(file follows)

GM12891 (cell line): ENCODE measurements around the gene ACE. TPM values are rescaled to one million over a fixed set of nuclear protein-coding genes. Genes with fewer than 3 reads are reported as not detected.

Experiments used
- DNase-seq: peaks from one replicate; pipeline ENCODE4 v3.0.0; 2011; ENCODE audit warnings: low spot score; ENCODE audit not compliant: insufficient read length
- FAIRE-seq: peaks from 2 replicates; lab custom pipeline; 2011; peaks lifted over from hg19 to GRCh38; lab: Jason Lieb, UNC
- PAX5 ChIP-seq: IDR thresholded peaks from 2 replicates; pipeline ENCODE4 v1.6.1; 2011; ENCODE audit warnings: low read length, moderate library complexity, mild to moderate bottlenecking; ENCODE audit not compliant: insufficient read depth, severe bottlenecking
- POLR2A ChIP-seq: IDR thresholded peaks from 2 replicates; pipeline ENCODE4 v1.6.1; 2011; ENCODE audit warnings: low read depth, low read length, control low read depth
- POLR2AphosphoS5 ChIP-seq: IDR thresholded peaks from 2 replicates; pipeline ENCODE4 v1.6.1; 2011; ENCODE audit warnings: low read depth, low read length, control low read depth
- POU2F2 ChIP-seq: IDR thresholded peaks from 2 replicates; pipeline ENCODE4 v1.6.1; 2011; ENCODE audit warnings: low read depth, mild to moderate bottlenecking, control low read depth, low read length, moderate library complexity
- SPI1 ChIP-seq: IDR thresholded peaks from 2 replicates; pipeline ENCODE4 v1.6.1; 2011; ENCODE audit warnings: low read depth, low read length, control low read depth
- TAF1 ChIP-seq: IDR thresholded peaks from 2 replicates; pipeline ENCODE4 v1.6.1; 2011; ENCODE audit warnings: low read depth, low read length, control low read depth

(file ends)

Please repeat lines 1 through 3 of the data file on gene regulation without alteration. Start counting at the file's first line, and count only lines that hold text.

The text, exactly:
GM12891 (cell line): ENCODE measurements around the gene ACE. TPM values are rescaled to one million over a fixed set of nuclear protein-coding genes. Genes with fewer than 3 reads are reported as not detected.

Experiments used
- DNase-seq: peaks from one replicate; pipeline ENCODE4 v3.0.0; 2011; ENCODE audit warnings: low spot score; ENCODE audit not compliant: insufficient read length